Be sure that your goals are clear to your new employee: for example, share what you want to achieve in the next quarter and let them know precisely why their contribution will make a difference. These goals should then also be reflected in the employee’s target agreement.
Knowing which values are important to the company is crucial to helping new employees identify with their employer. This is especially true if the new colleague is coming from a different corporate environment (click here to read our definitive guide to corporate culture).
For example, if they have moved from a start-up to a large corporation, the new environment can be quite different from their previous experience. Here, too, it will be important to pay attention to the little things, such as:
- Do we sometimes go for lunch together?
- Are smoking breaks permitted?
- What about working from home?
Make sure to explain the values that apply to all employees equally. And, in some cases, ensure that your onboarding software also has the opportunity to communicate these things through various documents and materials, too.
It can often be difficult for new colleagues to integrate themselves into existing ‘employee groups.’ Nothing is worse than having to eat lunch alone during the first week of work because, once the first day is over, no one takes responsibility for the new employee.
Make sure your team includes the new colleague at lunchtime and that a sense of togetherness always develops.
After the First Week of Work: Soliciting Feedback
Gather First Impressions:
Solicit input from your new employee. What positive or negative observations did they make during the first week? The longer you work in a company, the more you get used to the way things work there. This always includes both positives and negatives.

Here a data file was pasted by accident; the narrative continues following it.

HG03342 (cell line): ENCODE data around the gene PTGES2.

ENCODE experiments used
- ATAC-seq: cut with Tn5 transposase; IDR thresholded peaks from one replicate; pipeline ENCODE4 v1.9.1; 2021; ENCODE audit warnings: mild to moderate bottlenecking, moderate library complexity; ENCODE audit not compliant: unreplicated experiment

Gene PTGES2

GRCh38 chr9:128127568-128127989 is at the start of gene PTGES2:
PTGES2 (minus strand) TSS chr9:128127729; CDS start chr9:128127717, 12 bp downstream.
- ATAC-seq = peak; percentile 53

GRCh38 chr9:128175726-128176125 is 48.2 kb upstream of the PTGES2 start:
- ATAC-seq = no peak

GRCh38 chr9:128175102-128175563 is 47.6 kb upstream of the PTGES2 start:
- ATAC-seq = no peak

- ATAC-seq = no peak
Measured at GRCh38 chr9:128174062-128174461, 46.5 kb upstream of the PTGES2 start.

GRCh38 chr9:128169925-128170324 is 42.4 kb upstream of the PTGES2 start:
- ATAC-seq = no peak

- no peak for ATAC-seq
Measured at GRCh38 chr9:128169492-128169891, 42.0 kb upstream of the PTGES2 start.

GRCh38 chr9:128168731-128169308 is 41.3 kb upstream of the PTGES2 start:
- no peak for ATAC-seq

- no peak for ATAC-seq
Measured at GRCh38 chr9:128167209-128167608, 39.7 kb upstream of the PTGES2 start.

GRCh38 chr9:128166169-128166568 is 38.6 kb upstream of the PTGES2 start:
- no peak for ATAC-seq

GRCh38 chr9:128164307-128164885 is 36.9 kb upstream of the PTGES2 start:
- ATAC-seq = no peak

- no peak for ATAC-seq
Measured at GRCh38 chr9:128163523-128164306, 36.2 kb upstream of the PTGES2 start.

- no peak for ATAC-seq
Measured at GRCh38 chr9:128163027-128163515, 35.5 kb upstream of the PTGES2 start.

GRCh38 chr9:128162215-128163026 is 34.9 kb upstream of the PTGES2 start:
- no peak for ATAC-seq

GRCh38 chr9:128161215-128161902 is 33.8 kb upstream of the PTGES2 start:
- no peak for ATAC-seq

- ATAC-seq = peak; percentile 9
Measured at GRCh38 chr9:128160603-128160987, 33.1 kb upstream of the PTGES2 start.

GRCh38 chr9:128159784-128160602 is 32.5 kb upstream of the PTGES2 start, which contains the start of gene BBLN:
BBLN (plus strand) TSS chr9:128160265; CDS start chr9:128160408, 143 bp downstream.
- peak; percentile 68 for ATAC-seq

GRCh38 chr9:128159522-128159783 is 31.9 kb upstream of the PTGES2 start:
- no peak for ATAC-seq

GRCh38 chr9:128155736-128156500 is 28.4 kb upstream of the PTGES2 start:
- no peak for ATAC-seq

During the first week, your new employee will have to process a multitude of impressions. Give information a little at a time rather than all at once. By the end of the first week, at the latest, the new employee should know/have everything they need. This would include such things as vacation guidelines, working hours, lists of abbreviations, etc.
After Four to Eight Weeks: Establishing Processes
If, after the first few weeks on the job, there is no review of the employee’s experience, then even the best onboarding process is of little value.
It is crucial that, after a pre-determined period of time, a feedback session is held with new colleagues, and that this process is repeated regularly. This can often be aided by onboarding software.
This is not just so that you can evaluate your new employee’s conduct and work, but also so that they can openly give you feedback about their first impressions of the company.
If several colleagues from different departments all start work on the same day, you can promote interdepartmental networking by organizing a joint lunch date a few weeks after they have started.
The awareness of a common start date makes it easier for colleagues to stay in touch. This, in turn, nurtures an even more positive working environment.
Best Practice: How Onboarding Works at Mailchimp
Every year, around 200 new employees go through onboarding at Mailchimp. That is why assigned ‘Employee Integration Associates’ ensure that every new person feels welcome. And, that they have all the resources they need.
Some of the highlights of this program include:
- A tour through all of the most important offices/locations
- Chats with two of the co-founders
- Complimentary lunches
Speaking of lunch – no one should have to eat alone. That’s why, in the first week, individual people go to lunch with new colleagues to help them feel welcome.
Before new employees start, they fill out a list of their favorite snacks, colors, hobbies, etc. The team then uses this information to set up their workspace.
Managers also send greetings on postcards and take new colleagues to informal meetings. This helps them integrate more quickly and seamlessly.
Onboarding lasts for one week. Before the start of their first workday, new colleagues receive an email letting them know what will take place during this time.
At the end of the week, they review their experience with the Employee Integration Associate and share their opinion on how things went.